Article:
Google Jan. 12 took steps to make files more universally accessible through Google Docs, and in doing so moved a step closer to the GDrive, which has been lurking in the background at Google as a possible uber-online file repository.
Google said it is letting Google Apps users upload to Google Docs all file types up to 250MB, including large graphic files, .zip folders, RAW photos or personal videos shot with a smartphone.
Users can currently upload documents, spreadsheets, presentations and PDF files to Google Docs, which converts them into Docs editor formats for sharing with others. Users then may access any Google Doc from any computer because they are hosted on Google’s cloud of computer servers.
However, a Google spokesperson told eWEEK, “Over the next couple of weeks, we’ll be allowing people to upload any file type into Google Docs. This means people can access those files from any computer and … share them with teammates or family, just like a Google document or spreadsheet.”
Essentially, Google Docs editors will now convert any file format, making Docs a universal storage repository.
This proposition is not unlike the long-rumored GDrive, which since 2006 was believed to be as mythical as a unicorn until evidence of it was discovered in a Google Pack file on Jan. 29, 2009, almost one year ago.
That file described the GDrive as a tool that “provides reliable storage for all of your files, including photos, music and documents … GDrive allows you to access your files from anywhere, anytime and from any device-be it from your desktop, Web browser or cellular phone.”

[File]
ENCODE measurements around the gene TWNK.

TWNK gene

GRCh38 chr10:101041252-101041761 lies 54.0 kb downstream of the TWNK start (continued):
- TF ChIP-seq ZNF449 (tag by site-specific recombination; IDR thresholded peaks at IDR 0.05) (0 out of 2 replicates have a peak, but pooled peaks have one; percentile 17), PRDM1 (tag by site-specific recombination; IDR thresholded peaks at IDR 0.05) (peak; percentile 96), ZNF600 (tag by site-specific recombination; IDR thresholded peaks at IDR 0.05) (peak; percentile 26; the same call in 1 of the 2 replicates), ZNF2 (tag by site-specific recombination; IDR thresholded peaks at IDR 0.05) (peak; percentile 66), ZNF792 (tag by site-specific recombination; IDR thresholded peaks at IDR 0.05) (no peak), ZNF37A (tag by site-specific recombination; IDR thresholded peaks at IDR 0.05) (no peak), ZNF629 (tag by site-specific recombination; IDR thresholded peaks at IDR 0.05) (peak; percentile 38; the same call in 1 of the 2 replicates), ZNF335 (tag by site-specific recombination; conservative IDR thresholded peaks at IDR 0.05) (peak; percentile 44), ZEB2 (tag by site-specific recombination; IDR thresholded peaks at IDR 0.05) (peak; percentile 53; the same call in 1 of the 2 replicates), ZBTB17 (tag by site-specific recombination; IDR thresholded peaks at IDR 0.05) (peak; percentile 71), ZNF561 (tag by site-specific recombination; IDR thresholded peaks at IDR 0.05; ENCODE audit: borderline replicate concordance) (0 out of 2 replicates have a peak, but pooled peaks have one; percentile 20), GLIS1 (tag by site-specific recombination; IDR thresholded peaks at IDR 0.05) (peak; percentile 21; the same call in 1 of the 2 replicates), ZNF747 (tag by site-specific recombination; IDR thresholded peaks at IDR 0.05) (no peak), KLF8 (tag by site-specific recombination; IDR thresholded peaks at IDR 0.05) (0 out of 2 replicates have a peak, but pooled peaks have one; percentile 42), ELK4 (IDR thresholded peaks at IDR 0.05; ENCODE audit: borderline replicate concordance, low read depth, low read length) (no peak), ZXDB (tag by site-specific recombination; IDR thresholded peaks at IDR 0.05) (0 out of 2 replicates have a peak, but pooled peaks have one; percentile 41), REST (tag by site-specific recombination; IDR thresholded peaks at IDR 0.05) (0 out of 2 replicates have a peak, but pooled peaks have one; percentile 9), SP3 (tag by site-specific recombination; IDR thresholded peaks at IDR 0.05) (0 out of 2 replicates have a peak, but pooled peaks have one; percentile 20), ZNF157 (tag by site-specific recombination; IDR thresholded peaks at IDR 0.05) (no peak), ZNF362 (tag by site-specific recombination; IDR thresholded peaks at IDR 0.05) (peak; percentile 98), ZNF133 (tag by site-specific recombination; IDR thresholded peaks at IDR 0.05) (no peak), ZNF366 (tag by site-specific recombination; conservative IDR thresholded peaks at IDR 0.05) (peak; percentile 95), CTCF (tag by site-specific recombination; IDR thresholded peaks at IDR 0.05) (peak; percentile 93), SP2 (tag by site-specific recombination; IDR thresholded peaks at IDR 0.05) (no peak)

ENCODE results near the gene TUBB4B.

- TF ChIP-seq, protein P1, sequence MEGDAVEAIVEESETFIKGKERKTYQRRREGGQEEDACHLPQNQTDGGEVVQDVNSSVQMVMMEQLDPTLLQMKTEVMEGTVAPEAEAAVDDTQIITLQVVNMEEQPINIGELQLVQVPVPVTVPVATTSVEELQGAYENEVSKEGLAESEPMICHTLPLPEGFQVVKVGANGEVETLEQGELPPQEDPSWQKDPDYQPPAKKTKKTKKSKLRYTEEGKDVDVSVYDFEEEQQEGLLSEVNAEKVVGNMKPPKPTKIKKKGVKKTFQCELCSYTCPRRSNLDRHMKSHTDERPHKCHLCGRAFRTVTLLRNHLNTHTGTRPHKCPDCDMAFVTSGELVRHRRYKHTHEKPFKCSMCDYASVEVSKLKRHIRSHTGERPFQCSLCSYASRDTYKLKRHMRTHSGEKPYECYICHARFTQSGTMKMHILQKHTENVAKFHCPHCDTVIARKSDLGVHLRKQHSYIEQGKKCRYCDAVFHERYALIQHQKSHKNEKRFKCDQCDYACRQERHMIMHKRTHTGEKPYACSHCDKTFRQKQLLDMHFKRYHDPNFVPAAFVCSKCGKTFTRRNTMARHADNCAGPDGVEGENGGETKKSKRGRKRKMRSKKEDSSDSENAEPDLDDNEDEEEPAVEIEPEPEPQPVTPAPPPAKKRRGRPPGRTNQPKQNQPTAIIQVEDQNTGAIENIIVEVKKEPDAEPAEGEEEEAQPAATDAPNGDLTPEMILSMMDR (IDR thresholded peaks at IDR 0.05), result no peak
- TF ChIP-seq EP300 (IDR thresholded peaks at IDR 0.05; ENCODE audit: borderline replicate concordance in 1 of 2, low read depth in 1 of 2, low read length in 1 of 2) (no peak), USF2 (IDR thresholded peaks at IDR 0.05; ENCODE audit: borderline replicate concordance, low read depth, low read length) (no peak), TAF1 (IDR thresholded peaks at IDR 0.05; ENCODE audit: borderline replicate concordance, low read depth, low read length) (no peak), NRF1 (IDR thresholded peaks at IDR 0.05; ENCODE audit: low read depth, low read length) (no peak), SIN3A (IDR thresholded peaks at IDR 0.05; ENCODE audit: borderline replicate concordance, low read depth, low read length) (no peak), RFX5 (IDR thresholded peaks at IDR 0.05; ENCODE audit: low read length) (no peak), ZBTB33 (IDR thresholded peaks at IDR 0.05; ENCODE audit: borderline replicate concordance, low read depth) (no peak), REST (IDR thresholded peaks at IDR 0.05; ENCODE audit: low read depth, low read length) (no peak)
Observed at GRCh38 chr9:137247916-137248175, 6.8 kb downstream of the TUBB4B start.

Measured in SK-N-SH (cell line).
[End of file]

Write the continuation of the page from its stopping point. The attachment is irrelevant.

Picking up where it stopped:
However, the Google spokesperson denied this latest Docs move was the GDrive:
““This is not a “GDrive.” We’ve been continuing to expand on the types of files that can be uploaded to Docs. We started with documents, spreadsheets, and presentations. Later we enabled upload, view and share of PDFs. This launch builds on internal work that we’ve been doing for some time.”“
Yet in explaining how today’s move is different from the GDrive, the spokesperson seemed to define what the GDrive is: a virtual storage drive.
““For consumers, we aren’t launching a virtual drive with syncing to the desktop, though we believe that the ability to upload any file provides many of the same benefits as a virtual drive that has syncing capabilities.”“
What the new capabilities will do is allow Docs users to access their files from any computer without carrying around a USB drive to transfer and share files from one machine to the next, Google Docs Product Manager Vijay Bangaru explained in a Jan. 12 blog post:
““Instead of e-mailing files to yourself, which is particularly difficult with large files, you can upload to Google Docs any file up to 250 MB. You’ll have 1 GB of free storage for files you don’t convert into one of the Google Docs formats (i.e. Google documents, spreadsheets, and presentations), and if you need more space, you can buy additional storage for $0.25 per GB per year.”“
Moreover, customers who pay $50 per user, per year for Google Apps Premier Edition will be able to upload many files at once and sync them with their desktops using applications such as Memeo Connect for Google Apps, Syncplicity and Manymoon. Google will also soon offer enterprise customers additional storage for $3.50 per gigabyte per year.
Docs users will see a bubble notification telling them about the new capabilities when they sign in to Google Docs.